In the March 6 primary only those in unincorporated Cobb County voted on a the referendum. Some are questioning whether or not residents in Cobb's six cities should have been able to vote on it as well.
In Cherokee County, all residents, cities included, voted in November to allow Sunday sales.
Marietta lawyer Justin O'Dell of Cauthron, Nohr & O’Dell filed a petition in Cobb County Superior Court Friday to ask for a revote that includes the residents of the county's six cities as well as those who live in unincorporated areas, The Atlanta Journal-Constitution reported.
Asked about the county's response, Cobb government spokesman Robert Quigley emailed: "The county will be in court and will provide information to the judge as to what our opinion was based on."
County Board of Commissioners Chairman Tim Lee acknowledged to the AJC and the MDJ that excluding city residents was a mistake.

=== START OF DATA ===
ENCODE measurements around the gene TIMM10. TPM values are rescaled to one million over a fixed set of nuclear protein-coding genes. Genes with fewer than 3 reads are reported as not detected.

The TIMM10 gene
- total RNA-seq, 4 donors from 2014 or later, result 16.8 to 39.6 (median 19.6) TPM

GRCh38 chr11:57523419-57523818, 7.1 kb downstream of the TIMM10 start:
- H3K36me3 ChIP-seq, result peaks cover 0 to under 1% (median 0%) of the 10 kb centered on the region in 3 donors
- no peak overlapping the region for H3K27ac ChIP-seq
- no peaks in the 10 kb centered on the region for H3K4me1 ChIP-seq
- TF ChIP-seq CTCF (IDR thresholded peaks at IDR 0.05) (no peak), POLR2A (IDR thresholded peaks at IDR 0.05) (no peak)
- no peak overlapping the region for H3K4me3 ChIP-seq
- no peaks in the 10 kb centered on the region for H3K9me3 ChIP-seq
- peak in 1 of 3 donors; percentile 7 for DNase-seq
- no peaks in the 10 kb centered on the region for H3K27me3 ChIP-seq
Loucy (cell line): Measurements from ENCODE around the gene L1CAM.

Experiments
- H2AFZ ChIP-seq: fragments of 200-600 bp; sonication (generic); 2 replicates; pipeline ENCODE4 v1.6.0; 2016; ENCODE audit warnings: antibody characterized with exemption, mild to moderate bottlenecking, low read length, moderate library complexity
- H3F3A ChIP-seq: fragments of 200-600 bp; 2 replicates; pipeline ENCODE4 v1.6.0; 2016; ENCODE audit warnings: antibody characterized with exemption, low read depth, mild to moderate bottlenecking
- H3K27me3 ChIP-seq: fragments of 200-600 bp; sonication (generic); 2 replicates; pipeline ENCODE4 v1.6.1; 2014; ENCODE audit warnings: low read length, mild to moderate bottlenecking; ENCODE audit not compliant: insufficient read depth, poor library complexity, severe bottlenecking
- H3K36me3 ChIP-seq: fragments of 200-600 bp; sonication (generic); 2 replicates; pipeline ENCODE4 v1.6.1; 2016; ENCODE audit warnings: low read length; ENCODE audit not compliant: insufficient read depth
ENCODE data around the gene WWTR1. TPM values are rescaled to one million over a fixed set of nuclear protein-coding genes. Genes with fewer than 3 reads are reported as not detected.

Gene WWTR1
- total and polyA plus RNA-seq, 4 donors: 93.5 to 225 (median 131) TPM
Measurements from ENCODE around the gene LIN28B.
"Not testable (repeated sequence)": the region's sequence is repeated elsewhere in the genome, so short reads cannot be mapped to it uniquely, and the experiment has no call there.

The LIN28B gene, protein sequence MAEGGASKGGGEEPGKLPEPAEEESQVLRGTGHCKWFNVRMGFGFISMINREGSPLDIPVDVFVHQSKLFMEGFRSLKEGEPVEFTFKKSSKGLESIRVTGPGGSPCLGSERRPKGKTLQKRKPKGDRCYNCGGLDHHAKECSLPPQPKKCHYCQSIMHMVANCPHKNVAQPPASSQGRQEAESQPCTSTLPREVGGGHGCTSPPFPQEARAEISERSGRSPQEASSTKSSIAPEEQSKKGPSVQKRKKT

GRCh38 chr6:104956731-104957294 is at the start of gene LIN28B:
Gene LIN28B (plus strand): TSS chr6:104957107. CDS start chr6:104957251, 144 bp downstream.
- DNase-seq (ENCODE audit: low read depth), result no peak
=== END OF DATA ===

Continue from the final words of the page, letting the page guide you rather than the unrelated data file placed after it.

Kennesaw Mayor Mark Maththews told the Marietta Daily Journal that he was surprised when he went to vote.
“There were voters that were purely disenfranchised because they weren’t given the opportunity to vote on a county-wide referendum,” Mathews said.
Cities in Cobb County, including Marietta, have passed their own Sunday sales referendums, but should have been allowed a say in the county-wide vote, Mathews said.
Tim Lee, says that the county got bad information on the process from the county attorney.
Mathews said there is only one way to fix the problem. A voter needs to file a lawsuit.
If a judge agrees, O'Dell said, the only option is to throw out the March 6 vote and hold another election, the AJC reported.
What's the point of voting again? Is the principle worth it? Tell us in the comment space below.
The first opportunity to revote would be the July 31 election, which will include a referendum on a regional transportation sales tax and primaries for state and county offices. As with the March 6 vote, the county would avoid the additional expense of a special election by piggybacking on an existing election.